What are PM 2.5 and PM 10? And why are they dangerous?
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What are PM 2.5 and PM 10? And why are they dangerous?

These are the main reasons people are choking on the very air that keeps them alive.

What are PM 2.5 and PM 10? And why are they dangerous?

For the past several days there has been a lot of talk about PM 2.5 and PM 10. So much so that the very mention of these makes us sit up and pay attention. These two terms are the reason the NCR is choking, dying a slow death. 

But what do these terms mean, really? What is PM 2.5 and PM 10? And what do they have to do with pollution?

According to Urbanemissions.info, a website dedicated to information, research, and analysis of air pollution in India, if they had to “pick one pollutant that was super critical for human health, it is PM”, or particulate matter. PM 10 are aerosols with diameters less than 10 micrometres; and PM 2.5 are aerosols with diameter less than 2.5 micrometres, often commonly referred to as dust and soot.

Most of the PM 2.5 pollution is born of combustion-related activities, such as emissions from diesel, petrol and natural gas; and open burning of waste and coal combustion. However, there are also contributory mechanical factors, such as dust arising from construction and heavy traffic. 


However, to give you a clearer picture, this is exactly what particulate matter is made up of:

Credit: Urbanemissions.info


However, it is not just particulate matter that is to blame for air pollution. On the one hand are gases such as nitrogen oxides (NOx), sulphur dioxide (SO2), carbon monoxide (CO) and ozone (O3); and on the other are greenhouse gases such as carbon dioxide (CO2), more decisively linked to climate change. 


Why is 2.5 PM so harmful?

According to Indian Express, PM 2.5 are those aerosols whose diameters are about 3 per cent the diameter of human hair! Can you imagine how tiny they would be?

Which brings us to why they are so harmful. They can easily be inhaled, pass effortlessly through our nasal and throat tracts and enter our circulatory system. Far deeper than PM 10 can. And this makes it even more dangerous, leading to chronic respiratory issues such as asthma, bronchitis and even heart attacks.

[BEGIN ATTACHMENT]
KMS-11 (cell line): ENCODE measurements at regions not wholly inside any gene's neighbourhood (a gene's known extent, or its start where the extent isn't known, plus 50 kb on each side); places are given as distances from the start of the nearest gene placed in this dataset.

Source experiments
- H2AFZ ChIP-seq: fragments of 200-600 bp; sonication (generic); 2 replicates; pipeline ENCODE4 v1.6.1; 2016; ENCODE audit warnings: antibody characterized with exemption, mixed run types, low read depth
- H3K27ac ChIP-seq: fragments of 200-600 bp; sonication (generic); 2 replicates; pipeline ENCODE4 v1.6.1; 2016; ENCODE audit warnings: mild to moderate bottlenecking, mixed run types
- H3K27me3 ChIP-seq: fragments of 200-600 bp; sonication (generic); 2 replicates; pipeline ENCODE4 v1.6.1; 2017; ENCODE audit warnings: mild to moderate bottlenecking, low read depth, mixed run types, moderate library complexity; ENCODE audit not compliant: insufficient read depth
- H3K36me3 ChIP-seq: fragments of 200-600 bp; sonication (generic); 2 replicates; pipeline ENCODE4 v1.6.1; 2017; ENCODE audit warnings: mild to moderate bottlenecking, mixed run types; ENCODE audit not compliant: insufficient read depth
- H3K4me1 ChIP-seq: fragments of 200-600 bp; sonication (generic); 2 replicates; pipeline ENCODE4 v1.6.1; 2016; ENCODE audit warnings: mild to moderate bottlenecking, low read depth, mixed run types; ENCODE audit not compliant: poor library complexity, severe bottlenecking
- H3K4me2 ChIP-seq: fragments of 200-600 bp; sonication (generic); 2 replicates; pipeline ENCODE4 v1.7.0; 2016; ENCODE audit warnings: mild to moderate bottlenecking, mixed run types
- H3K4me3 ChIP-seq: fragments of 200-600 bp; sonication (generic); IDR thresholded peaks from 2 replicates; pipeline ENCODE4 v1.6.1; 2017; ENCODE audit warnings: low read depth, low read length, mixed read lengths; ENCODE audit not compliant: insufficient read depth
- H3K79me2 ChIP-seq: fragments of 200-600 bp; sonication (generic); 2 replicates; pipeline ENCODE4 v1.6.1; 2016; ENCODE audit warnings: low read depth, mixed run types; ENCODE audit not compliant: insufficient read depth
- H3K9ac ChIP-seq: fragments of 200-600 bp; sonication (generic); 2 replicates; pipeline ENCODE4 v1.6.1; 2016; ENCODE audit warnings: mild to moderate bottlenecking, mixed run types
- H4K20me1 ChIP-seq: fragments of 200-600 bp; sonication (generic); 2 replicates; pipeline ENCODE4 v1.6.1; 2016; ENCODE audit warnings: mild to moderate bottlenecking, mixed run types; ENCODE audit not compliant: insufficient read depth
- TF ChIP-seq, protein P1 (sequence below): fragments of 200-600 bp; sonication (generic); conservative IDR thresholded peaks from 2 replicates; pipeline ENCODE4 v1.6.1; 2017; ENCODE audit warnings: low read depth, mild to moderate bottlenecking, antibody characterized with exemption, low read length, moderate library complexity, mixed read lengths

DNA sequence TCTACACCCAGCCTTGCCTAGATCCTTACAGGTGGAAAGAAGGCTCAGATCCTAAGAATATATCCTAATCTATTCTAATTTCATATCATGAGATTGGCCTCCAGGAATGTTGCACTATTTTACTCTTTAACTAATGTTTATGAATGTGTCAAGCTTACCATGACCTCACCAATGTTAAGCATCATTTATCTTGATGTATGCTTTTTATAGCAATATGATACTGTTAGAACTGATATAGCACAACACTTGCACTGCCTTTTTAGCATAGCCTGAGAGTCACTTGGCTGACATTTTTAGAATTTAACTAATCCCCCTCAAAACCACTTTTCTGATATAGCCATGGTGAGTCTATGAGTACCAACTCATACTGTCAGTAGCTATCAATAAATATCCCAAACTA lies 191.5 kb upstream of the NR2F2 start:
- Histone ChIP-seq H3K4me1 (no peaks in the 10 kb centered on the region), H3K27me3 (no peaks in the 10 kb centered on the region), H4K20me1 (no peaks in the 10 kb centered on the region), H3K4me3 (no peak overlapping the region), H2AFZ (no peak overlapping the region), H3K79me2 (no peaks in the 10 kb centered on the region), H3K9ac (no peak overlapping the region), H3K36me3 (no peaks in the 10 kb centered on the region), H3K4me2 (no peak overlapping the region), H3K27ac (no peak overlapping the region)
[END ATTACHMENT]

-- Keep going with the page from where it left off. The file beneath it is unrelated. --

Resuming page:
Are there ways to reduce exposure?

1. Yes, stay indoors as far as possible, especially in the early-morning hours. However, that is not the same as saying stop exercising and staying fit. Your lungs will be in a far better condition to battle pollution if you stay healthy. It's best to avoid running, jogging or cycling in the morning from November to January. If the AQI is lower than 300, you can resume light activities, and if lower than 200, feel free to get back to your regular outdoor routine. 

2. Don’t send kids less than 7 years old to school if the AQI is higher than 350. Ask the school to suspend outdoor activities and only allow kids to move out in the afternoon hours.

3. Do not use incense sticks till January; use ghee lamps instead. 

4. Do not sweep or mop in the morning hours, as there's risk of resuspension of settled particles in the air. Prefer to use warm water while mopping, with a pinch of baking soda in it.

5. Avoid burning anything in the open; if you see someone doing so, raise an alarm or inform CPCB on its website. 


Ways to keep yourself protected from the smog:

Though there's not much you can do about the smog, you can take precautions to stay as healthy as possible in this "gas chamber":

1. Invest in a quality N95/99 mask (Venus/3M masks). If you don't have one, at least use a handkerchief when outdoors. 

2. When you get inside your car, open the windows and recirculate the air for two minutes. This will help dilute the CO, or carbon monoxide, concentration inside the car. Also run your car AC for some time in indoor circulation. Every car has AC filters that can reduce PM 2.5 substantially.

3. Use air purifiers at home (only with hepa, and pre-filters. This is especially important if you have children, elderly people or pregnant women at home.

4. Ventilate your house between 3 pm and 5 pm every day — this is the time of the day when PM 2.5 levels are at their lowest. 

5. Sprinkle water on your premises or on the roads to settle dust.


Can diet help?

A good diet can go a long way in helping you combat the effects of pollution.

1. Load up on antioxidants. So grab packs of green tea when you are out grocery shopping. Even leafy vegetables such as spinach and lettuce are high in antioxidants and help build immunity.

2. Increase intake of vitamin C, vitamin E and beta carotene. Which means include generous amounts of citrus fruits, peanuts, almonds, fish, and herbs such as oregano, basil and parsley. If you already suffer from respiratory ailments, black pepper, basil, liquorice , nutmeg, mint and galangal can be useful.

3. Eat jaggery, or gud, to flush out pollutants from your lungs. Simply replace your processed sugar with jaggery in all your preparations.